Thursday, December 25, 2003

The 33 Laws of Stewardship - by Dave Sutherland and Kirk Nowery

A half-decent book on biblical stewardship

Truthfully, I was a little disappointed in this book. It purports to be "33 Laws," but several of the laws are just different ways of saying the same thing. For instance, Law 26 is "The Law of Unconditional Contentment" and Law 28 is "The Law of Godly Contentment." Both of these "Laws" use Paul in prison to make the exact same point about how we should be content with our lives. In all, I think the "33 Laws" could be boiled down to about 10 or 12 without too much difficulty.

Initially, I was excited about the "Living the Laws" section at the end of each chapter. But it turns out that these are far from being the practical, life-changing action steps I was hoping for. One of these "practical" applications was called "don't forget the faith factor." Okay. I won't. I guess.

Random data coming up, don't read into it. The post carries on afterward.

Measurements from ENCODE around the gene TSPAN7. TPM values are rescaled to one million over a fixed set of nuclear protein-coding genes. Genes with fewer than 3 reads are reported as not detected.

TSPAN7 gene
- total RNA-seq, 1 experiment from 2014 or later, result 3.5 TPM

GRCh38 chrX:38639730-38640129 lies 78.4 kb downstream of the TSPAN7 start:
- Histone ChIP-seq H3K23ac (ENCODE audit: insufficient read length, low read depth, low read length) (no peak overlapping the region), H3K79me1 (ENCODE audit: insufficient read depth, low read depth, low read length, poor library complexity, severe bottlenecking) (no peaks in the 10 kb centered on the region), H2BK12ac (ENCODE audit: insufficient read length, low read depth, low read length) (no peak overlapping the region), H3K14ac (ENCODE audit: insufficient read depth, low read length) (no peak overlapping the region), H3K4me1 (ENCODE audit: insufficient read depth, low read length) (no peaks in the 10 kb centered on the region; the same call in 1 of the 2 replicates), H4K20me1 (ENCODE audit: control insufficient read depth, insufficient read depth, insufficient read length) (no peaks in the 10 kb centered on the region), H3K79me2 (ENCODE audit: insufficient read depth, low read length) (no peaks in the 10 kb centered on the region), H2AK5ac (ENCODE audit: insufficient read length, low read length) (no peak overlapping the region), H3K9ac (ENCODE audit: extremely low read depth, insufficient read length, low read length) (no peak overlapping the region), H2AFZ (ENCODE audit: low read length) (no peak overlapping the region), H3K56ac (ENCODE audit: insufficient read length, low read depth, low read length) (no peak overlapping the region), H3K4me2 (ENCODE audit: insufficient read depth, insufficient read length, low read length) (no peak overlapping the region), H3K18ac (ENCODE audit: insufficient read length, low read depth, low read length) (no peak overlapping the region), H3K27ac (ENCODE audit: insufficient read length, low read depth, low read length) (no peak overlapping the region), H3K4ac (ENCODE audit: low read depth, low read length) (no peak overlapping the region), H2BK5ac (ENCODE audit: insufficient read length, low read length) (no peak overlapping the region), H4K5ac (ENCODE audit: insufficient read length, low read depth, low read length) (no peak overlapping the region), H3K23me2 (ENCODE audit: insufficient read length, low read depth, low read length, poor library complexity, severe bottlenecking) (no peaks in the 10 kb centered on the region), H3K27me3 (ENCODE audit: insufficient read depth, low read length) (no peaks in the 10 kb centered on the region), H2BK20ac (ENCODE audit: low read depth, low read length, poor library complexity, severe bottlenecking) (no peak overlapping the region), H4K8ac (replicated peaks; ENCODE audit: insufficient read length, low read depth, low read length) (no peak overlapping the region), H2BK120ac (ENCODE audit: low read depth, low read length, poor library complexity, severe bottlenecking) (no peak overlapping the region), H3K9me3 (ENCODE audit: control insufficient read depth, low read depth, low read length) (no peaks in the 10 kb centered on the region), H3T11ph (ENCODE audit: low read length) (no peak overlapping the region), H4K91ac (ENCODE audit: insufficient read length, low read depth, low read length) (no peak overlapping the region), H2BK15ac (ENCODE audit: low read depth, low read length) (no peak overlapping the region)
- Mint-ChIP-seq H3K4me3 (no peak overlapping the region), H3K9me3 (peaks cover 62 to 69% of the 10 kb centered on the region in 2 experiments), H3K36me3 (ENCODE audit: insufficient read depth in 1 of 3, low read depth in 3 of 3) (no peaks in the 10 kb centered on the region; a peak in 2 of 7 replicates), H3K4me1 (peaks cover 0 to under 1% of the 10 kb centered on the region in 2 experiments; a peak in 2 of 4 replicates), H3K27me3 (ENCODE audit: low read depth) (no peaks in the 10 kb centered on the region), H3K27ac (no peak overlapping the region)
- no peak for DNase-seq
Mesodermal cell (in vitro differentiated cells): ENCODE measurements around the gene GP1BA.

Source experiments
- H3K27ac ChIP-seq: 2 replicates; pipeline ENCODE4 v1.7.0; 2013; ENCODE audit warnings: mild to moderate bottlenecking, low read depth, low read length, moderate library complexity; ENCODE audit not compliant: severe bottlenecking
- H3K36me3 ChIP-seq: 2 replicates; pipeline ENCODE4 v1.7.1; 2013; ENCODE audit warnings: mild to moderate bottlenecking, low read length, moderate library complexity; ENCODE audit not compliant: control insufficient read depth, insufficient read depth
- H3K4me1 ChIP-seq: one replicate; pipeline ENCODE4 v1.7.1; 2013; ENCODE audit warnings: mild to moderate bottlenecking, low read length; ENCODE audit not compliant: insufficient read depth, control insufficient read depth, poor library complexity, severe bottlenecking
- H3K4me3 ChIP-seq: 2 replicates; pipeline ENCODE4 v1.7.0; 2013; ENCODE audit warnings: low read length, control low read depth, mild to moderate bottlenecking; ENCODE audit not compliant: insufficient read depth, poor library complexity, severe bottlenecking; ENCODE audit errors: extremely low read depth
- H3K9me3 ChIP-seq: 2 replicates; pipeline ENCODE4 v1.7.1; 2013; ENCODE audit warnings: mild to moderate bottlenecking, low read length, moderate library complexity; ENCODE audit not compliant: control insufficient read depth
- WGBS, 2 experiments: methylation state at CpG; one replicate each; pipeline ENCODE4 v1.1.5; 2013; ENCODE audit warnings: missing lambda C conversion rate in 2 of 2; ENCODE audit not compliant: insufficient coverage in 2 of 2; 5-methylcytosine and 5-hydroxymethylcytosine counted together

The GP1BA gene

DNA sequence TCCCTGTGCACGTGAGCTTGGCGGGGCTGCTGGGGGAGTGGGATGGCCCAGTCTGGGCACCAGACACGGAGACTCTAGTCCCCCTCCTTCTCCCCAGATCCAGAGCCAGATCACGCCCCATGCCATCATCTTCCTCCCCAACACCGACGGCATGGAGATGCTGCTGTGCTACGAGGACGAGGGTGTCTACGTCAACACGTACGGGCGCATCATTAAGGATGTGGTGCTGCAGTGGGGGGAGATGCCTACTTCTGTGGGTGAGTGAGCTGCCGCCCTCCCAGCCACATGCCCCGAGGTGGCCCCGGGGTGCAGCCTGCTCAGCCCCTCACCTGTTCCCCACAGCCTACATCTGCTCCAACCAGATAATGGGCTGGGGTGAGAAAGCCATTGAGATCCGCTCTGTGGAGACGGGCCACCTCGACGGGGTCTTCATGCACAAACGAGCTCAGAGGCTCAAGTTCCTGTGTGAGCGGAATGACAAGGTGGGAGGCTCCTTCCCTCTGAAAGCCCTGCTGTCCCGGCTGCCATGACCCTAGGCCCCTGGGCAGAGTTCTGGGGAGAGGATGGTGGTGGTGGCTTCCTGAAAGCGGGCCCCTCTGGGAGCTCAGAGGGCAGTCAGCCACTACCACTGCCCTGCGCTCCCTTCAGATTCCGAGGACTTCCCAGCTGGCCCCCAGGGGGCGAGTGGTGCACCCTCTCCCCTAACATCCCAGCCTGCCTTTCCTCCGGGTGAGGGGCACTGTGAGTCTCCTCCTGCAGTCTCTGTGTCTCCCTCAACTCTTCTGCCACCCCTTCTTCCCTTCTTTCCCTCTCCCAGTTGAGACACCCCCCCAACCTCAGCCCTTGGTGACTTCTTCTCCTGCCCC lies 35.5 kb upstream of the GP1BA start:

This book did have some solid biblical exposition and good jumping-off points for pastors to write good sermons on the topic. But the illustrations were tired and dated. Illustrations about stewardship at work in the lives of real people were all about men. And the newest illustration was about 70 years old.

Tithing was mentioned only once, and then only as something that some Christians might do. I realize that the authors were trying to make the book about "whole life stewardship," but (hello!) tithing is a biblical mandate! And when they did mention tithe, they didn't even explain what it meant.

It is obvious to me that this book was written for those already initiated, informed, and committed to stewardship. So my question becomes, why write the book? I will use this book in some sermon or devotional preparations, but I don't think I would recommend it to real people to read (maybe that's why I got my copy for free. hmmm).

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